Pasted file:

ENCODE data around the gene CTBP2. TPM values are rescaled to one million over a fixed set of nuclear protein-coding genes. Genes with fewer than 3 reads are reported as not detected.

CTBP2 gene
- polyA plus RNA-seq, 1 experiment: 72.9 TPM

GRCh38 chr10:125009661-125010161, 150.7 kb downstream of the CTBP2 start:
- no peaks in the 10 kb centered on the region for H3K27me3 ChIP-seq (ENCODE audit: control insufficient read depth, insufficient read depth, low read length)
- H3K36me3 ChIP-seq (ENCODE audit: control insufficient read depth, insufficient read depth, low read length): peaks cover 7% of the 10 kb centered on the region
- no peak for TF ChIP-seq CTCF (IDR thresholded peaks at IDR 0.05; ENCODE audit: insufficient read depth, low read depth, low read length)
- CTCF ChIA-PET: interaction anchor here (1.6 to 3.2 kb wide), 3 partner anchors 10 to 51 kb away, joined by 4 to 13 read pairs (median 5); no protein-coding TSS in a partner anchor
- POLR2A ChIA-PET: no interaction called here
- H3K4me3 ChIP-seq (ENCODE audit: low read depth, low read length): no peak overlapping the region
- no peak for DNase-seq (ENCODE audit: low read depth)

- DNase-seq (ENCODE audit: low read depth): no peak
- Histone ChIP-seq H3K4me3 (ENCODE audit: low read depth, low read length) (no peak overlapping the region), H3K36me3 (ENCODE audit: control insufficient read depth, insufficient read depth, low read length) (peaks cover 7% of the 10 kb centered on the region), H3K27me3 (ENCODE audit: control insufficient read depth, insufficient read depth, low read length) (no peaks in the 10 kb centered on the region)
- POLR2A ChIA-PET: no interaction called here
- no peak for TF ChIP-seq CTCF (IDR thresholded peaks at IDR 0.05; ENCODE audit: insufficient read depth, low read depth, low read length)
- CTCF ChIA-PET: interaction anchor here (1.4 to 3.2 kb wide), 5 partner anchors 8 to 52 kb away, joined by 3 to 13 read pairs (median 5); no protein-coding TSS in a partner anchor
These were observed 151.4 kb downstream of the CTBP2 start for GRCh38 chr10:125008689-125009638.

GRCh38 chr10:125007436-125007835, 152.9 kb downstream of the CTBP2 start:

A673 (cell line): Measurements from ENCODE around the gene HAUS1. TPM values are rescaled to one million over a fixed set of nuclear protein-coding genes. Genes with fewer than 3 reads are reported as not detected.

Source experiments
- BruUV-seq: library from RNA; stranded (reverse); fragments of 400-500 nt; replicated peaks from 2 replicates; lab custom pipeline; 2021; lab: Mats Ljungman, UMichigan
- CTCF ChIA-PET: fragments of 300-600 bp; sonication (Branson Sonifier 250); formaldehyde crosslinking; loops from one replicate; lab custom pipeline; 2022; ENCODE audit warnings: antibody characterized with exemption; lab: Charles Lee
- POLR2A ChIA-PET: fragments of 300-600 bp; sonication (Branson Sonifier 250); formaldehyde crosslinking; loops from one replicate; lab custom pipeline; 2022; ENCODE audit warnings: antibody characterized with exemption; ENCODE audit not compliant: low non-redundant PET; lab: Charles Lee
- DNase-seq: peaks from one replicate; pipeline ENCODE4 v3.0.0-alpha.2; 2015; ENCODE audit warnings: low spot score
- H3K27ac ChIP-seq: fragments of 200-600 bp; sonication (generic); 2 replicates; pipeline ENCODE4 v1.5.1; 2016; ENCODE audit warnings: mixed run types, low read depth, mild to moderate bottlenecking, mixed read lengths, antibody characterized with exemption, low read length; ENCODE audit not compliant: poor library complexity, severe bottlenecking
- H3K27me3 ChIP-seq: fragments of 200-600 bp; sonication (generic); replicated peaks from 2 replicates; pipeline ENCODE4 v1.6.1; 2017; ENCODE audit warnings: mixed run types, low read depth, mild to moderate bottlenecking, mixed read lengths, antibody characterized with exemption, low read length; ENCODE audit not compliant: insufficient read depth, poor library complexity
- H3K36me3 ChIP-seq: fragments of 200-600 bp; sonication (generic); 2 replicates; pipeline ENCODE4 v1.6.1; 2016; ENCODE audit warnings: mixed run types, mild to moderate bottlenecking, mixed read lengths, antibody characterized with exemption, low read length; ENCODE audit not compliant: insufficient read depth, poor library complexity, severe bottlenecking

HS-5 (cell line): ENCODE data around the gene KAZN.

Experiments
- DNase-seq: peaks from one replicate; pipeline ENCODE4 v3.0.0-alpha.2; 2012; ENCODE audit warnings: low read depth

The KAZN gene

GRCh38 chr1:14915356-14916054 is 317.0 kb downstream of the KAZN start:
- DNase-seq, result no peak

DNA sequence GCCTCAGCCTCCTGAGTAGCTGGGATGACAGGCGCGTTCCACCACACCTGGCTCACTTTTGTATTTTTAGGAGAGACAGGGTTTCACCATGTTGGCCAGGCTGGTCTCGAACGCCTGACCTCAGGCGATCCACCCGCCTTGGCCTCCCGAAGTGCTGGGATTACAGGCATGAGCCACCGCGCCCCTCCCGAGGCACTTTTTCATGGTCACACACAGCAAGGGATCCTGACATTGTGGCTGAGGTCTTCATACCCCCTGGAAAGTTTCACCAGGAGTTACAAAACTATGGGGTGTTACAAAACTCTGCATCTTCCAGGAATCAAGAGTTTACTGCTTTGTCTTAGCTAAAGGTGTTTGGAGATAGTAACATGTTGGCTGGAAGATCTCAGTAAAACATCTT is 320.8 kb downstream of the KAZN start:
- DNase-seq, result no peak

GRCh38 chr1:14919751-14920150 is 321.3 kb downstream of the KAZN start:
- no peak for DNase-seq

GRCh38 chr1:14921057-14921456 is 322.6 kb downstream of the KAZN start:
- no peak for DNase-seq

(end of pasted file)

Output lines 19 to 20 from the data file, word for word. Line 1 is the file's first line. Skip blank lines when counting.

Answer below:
A673 (cell line): Measurements from ENCODE around the gene HAUS1. TPM values are rescaled to one million over a fixed set of nuclear protein-coding genes. Genes with fewer than 3 reads are reported as not detected.

Source experiments